Phone hijacking is a growing problem

Hackers have figured out how to take over cell phones–and it’s not difficult to do. Learn how to protect yourself from the growing threat of phone hijacking.

What is phone hijacking?

Phone hijacking is simply when criminals take over “possession” of your phone, or more appropriately, everything on your phone. This includes emails, password reset confirmation codes, photos, payment apps, banking information and so forth.

Consider for a second everything that you have on your phone and everything you do with your phone. And now consider that someone else suddenly has control over all that information.

How phone hijacking works

It’s surprising how much information you can find online today. You get someone’s last four digits of their social security number, their address, phone number, and birthdate. Criminals can do a lot with that information, like contact your cell phone provider and play the role of you.

The criminal, pretending to be you, has just enough information to be convincing. And if they’re missing information, they may be able to trick your carrier into transferring service from your old phone to “your” new phone, which the criminal controls.

That’s when your phone loses its signal and goes dead. (Phone hijacking is also known as SIM swapping.)

Who is at risk of phone hijacking?

Long story short: You are.

Anyone who uses a smartphone can be affected by phone hijacking. And there is little to nothing you can do to stop it.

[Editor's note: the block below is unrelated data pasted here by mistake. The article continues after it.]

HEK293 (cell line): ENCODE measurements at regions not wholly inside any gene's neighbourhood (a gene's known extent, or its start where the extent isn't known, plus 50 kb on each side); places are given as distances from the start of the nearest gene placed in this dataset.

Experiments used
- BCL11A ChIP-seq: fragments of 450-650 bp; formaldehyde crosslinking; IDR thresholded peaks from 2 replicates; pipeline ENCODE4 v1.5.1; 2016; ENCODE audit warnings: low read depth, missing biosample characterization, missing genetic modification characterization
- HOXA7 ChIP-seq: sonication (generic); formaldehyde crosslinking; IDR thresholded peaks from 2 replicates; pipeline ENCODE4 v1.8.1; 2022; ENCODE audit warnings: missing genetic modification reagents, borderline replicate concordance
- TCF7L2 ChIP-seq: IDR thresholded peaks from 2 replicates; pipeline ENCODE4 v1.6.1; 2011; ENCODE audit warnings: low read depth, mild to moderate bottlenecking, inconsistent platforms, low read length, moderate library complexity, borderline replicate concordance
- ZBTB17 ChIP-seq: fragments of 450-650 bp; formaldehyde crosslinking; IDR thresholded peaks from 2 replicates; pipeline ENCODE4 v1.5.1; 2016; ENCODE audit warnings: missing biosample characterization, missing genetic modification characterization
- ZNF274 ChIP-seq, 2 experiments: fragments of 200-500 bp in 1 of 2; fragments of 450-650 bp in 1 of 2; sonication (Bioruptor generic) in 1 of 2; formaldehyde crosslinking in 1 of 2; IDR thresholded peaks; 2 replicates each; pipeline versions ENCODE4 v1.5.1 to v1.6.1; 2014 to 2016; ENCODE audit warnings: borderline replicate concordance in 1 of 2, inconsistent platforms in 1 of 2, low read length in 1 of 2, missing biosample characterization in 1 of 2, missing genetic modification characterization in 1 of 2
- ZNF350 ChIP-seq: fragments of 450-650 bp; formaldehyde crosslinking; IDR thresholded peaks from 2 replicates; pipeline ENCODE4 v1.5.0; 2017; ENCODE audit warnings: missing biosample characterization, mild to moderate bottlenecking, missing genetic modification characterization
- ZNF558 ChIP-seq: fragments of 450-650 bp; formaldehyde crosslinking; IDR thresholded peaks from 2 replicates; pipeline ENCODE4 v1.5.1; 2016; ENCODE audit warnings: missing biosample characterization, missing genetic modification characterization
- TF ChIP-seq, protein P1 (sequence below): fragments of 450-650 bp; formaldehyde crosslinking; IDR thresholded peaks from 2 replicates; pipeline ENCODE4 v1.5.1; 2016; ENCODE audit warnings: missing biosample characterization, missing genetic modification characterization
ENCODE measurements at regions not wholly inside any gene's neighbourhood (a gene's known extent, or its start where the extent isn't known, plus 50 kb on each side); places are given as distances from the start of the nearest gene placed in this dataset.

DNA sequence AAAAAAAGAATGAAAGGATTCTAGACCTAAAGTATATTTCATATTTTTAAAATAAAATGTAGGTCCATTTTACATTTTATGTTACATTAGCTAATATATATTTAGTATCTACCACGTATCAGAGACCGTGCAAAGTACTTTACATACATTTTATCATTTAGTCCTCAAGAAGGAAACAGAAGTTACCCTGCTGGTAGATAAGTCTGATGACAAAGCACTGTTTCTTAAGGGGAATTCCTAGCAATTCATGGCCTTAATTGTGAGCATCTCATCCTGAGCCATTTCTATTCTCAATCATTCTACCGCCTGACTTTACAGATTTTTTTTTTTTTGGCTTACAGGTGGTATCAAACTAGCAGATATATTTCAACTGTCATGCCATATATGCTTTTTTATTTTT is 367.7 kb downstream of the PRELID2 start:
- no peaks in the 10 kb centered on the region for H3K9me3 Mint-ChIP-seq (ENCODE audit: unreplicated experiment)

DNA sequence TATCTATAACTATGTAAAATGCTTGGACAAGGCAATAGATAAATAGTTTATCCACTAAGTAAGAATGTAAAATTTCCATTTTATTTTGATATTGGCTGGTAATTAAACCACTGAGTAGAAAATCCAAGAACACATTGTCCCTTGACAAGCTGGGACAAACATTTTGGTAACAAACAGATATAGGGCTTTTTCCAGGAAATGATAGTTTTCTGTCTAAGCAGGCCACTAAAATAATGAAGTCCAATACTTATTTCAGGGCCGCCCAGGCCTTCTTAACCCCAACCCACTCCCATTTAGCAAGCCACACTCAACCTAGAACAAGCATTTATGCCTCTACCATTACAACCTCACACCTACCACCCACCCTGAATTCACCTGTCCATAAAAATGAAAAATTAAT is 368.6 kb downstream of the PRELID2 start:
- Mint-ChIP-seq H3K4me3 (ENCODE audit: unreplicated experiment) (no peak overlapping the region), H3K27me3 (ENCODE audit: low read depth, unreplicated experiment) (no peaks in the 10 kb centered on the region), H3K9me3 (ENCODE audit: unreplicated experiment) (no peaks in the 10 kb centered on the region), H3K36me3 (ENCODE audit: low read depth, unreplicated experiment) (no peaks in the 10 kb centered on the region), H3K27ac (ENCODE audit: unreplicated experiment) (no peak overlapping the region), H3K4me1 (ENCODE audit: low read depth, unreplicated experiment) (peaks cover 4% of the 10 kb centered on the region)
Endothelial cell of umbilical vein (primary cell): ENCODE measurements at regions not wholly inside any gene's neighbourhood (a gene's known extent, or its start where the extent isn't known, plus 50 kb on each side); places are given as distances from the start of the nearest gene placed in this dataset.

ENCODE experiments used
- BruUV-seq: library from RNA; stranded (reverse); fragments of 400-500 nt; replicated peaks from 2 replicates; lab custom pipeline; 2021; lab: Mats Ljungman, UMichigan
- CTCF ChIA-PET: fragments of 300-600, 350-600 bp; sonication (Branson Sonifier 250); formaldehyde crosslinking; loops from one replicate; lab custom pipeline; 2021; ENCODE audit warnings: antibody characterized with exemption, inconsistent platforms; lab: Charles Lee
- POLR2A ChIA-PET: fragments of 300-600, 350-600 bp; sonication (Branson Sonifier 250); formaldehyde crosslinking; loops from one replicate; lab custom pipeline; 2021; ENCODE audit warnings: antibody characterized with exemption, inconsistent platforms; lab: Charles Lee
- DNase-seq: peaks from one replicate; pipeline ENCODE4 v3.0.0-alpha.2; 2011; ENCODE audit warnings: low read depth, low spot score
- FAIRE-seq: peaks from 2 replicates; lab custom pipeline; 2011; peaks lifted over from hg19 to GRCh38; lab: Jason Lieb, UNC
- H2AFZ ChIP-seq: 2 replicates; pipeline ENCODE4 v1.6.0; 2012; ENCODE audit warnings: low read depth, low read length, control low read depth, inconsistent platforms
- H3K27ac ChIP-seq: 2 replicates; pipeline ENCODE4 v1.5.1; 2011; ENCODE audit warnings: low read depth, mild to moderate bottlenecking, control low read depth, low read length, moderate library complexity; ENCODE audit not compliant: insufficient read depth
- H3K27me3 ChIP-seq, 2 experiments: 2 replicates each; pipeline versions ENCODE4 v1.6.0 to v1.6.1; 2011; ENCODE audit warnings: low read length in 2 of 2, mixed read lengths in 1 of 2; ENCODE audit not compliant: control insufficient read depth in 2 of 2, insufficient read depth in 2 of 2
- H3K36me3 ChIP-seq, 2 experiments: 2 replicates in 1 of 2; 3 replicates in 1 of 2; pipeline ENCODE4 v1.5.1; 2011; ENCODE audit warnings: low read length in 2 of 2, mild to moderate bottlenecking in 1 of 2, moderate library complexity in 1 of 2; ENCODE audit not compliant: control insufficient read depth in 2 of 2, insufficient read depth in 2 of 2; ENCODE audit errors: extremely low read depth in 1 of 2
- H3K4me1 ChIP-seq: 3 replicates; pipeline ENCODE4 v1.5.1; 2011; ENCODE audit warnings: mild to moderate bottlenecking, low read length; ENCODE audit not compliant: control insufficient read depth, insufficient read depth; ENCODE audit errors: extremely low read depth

Even technology giants like Jack Dorsey, Twitter’s chief executive, have had their phones hijacked. 

Sadly, the problem is only growing. 

Over 6% of all identity thefts reported to the Federal Trade Commission in 2016 were related to phone hijacking. And that number has only increased. 

Why is phone hijacking dangerous?

Identity theft is a huge concern in our modern world. When criminals have access to your phone, they have access to your private email, bank information, and more. 

Theft is a huge concern, particularly for those people who trade in cryptocurrencies. It’s not uncommon for phone hijackers to SIM swap with unsuspecting currency traders who then lose half a million dollars in Bitcoin.

Protect yourself from phone hijacking

There are a few things you can do to try and prevent phone hijacking:

  1. Make sure you’re using a PIN number (for verification purposes) with your cell phone carrier, and make sure they’re actually using that as a means of verification.
  2. Don’t open strange emails in general, but especially not on your phone. A phishing attack or malware embedded into special links is often the beginning of the trouble.
  3. Make sure your passwords are long and complicated.
  4. Keep your phone number private and don’t list it on your social media accounts.
  5. Use two-factor authentication.
  6. If you are a cryptocurrency trader or investor, be discreet about it. 

What to do if you’ve been phone hijacked 

If your phone randomly stops receiving service and says “emergency calls only” or “no network,” contact your cell provider. Your phone may have been hijacked.

If you know you’ve been hijacked, follow these steps: 

  1. Contact your cell service provider immediately, then change all of your account passwords.
  2. Check your credit card and bank statements for suspicious charges. Report them immediately. 
  3. Discuss security options with your cell provider, like the PIN verification discussed above. 
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